At a recent XP meeting, they asked if so many constraints on code production
make changing large subsystems - the answer is nothing speeds change like
never not changing anything else.
So if a colleague asks a question, you only change a test to answer it.
Like a haiku detector set loose on your bedroom floor, this sucks up bugs.
International penpals, these things constrain.
Constraints produce a phase space, with vectors. We only need flatten the
floor; a solid layer of continualy passing tests.
They align on better code. Via change.
From: Steve Jorgensen
Have any significant others put a day-care center on your credit card?Quote:> I'm committed to trying to move from Access programming to OOP/TDD, and
> looking at moving to C# and/or Java. So, I'm trying to think of projects
> to implement as self-teaching projects.
Read Mike Feather's startup work "welc". Take a sf.net program, and try to
You'll find yourself expanding its sample code into a test.
If no sample code, reject and audition the next one.
way.Quote:> I've read enough now here and elsewhere to know that for TDD, the idea is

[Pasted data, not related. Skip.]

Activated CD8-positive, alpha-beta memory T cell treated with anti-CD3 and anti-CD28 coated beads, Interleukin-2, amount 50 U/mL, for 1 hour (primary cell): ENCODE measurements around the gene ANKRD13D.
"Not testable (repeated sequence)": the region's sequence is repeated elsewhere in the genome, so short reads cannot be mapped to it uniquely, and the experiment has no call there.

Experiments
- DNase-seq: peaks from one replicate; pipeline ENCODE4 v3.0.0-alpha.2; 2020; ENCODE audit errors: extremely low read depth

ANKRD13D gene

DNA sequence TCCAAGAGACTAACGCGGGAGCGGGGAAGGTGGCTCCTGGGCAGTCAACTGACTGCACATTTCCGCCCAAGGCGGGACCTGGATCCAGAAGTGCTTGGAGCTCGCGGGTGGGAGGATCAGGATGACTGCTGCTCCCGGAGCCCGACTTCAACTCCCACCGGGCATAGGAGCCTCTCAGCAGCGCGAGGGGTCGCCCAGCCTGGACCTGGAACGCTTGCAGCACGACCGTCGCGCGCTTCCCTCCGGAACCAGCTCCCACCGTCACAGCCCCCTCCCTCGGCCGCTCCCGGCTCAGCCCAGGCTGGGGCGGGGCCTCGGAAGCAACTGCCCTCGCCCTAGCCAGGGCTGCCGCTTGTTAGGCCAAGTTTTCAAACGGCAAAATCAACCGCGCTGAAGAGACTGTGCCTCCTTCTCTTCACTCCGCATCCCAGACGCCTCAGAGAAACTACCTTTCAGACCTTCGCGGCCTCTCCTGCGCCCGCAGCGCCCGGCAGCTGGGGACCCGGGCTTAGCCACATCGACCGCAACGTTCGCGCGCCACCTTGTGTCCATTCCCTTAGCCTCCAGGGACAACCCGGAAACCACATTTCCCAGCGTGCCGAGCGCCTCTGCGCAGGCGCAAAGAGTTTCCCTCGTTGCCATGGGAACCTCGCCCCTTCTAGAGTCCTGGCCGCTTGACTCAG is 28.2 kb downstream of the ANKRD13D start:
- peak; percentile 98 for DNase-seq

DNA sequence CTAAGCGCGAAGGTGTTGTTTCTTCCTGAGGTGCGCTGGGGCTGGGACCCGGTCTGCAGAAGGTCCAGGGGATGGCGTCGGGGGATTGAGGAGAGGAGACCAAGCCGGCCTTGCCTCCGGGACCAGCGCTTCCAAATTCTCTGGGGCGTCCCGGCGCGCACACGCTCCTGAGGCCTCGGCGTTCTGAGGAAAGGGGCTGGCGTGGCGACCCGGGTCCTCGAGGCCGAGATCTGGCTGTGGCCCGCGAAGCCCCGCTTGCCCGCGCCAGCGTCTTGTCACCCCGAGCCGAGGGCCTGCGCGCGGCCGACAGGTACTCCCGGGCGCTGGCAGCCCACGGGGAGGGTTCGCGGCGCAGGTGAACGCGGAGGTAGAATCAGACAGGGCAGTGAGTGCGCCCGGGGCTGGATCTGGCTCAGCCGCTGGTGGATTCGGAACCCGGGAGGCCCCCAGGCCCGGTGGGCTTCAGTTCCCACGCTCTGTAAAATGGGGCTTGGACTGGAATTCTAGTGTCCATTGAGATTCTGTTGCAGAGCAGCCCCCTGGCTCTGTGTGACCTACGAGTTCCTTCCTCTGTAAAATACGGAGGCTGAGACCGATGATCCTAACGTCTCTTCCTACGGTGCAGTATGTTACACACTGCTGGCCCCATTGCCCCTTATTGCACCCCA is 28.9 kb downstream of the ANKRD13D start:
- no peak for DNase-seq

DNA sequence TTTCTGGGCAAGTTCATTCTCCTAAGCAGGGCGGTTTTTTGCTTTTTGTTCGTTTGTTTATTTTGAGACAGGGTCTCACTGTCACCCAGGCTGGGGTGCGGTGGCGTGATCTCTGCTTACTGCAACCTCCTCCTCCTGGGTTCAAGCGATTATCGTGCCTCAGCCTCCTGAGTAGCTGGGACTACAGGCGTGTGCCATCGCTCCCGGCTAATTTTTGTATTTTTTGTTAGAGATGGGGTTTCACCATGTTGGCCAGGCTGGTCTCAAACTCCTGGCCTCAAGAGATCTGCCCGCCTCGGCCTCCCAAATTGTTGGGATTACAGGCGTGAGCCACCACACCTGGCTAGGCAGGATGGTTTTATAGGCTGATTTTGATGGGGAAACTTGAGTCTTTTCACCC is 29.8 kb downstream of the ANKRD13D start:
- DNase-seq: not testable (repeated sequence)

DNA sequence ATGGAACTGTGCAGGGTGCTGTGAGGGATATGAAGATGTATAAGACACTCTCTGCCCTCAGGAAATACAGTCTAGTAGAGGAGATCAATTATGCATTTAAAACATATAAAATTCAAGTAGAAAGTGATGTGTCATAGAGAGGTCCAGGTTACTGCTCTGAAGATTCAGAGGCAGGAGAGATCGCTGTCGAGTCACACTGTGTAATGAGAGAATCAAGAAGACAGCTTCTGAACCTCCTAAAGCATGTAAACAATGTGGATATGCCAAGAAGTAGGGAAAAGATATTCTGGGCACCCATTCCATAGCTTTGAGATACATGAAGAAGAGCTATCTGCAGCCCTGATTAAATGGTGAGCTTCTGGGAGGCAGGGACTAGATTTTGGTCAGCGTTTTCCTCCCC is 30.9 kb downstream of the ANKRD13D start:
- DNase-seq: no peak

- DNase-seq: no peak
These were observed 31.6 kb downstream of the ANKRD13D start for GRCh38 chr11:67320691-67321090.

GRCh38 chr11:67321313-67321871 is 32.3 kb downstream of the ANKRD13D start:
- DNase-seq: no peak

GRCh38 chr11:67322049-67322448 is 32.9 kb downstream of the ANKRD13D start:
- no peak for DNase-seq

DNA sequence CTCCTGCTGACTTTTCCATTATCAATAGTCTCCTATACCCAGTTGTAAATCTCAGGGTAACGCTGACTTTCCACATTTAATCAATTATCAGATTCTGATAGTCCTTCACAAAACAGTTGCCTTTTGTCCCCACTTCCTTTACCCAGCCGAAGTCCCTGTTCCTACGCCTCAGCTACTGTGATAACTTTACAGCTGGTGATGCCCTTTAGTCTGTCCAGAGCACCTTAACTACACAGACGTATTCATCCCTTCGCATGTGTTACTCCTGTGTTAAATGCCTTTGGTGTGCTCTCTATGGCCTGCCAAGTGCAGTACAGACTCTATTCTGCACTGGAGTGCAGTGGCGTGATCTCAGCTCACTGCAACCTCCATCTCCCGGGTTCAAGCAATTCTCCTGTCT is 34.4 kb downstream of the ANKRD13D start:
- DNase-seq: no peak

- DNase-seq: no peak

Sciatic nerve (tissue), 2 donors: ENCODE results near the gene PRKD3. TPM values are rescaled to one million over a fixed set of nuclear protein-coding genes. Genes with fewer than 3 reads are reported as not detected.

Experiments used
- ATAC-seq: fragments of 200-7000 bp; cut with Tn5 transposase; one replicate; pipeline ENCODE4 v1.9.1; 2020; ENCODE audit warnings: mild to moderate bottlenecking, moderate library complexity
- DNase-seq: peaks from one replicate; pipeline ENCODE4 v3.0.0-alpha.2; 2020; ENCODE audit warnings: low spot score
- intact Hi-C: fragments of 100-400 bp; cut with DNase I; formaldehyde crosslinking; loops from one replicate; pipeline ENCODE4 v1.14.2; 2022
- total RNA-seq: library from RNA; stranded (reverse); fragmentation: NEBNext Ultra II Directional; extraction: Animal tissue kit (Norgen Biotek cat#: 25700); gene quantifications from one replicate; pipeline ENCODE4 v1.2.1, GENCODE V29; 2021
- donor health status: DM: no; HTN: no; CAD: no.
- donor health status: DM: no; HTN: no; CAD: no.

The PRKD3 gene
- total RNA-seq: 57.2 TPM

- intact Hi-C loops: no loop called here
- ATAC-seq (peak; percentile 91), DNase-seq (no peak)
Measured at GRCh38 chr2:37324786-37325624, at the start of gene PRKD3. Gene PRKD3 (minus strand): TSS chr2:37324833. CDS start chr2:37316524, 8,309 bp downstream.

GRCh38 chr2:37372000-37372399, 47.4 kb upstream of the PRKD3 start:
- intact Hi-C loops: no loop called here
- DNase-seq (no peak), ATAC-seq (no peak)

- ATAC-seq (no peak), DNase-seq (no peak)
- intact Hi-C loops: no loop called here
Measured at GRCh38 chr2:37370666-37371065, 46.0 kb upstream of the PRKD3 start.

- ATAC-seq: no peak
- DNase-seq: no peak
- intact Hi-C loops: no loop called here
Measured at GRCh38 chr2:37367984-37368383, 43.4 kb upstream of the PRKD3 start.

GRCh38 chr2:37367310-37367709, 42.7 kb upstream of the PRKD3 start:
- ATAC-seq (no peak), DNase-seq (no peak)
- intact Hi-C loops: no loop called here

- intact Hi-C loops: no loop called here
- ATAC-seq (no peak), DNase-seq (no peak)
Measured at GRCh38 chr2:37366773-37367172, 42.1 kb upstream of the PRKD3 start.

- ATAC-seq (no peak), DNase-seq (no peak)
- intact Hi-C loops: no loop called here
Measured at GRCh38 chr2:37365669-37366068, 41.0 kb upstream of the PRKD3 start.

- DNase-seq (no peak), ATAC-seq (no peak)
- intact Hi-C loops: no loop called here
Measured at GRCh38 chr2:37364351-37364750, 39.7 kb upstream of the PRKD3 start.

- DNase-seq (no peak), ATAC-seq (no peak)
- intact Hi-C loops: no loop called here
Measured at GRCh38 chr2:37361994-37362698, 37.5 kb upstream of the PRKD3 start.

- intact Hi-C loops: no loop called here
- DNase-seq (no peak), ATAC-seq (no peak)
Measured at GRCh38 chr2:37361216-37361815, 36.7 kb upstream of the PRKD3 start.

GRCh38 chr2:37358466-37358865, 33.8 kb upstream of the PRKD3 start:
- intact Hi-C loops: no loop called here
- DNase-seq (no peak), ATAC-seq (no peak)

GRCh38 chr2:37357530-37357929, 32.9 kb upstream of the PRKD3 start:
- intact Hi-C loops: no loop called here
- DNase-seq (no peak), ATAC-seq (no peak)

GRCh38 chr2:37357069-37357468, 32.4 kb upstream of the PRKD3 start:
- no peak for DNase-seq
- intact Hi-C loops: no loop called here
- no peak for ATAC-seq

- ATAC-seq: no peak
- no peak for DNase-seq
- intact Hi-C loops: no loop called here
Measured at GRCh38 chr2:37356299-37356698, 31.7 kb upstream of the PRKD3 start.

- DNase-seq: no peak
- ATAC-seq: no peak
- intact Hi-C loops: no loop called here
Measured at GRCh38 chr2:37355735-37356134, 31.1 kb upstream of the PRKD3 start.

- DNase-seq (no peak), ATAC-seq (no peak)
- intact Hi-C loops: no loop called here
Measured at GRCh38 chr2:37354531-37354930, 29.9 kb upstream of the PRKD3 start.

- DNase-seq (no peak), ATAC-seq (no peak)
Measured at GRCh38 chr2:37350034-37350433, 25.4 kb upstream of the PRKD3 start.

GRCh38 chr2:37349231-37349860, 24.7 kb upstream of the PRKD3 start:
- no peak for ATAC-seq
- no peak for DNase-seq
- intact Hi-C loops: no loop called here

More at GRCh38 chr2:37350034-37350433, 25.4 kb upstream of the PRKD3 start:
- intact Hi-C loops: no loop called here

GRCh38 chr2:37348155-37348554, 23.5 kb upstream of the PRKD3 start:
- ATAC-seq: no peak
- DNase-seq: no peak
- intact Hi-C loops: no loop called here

> usually to try to keep the UI as thin as reasonably possible since that's
> hardest thing to write tests for, and code as much as possible to be UI
> agnostic. That sounds great, but my brain is having trouble bending that
The GUI story is here: http://www.c2.com/cgi/wiki?TestFirstUserInterfaces
Is your GUI already thin in the stories?Quote:> It's not that Access is the only thing I've ever known. I started out
> programming in Applesoft Basic, taught myself Assembly Language, then went
> C, Modula II, ad did a fair amount of hobbying in C++ before ending up
> in database development using Paradox, Foxpro, then MS Access.
If its thick, your tests must reach in from the GUI Layer. That's not the
nail then - it's the hammer.
Yeah. All 3.Quote:> Still, I find I've been steeped in Access for so long that my thought
> that everything starts out as a UI tied to a back-end, then sprinkle code
> necessary (I'm a hammer now, and every problem looks like a nail to me).
> I develop a replacement way of thinking to break out of this? What does a
> UI feel like? How does code that now seems like an extension of the UI
> feel like a part of the internal process instead?
> Any tips? Links? Books?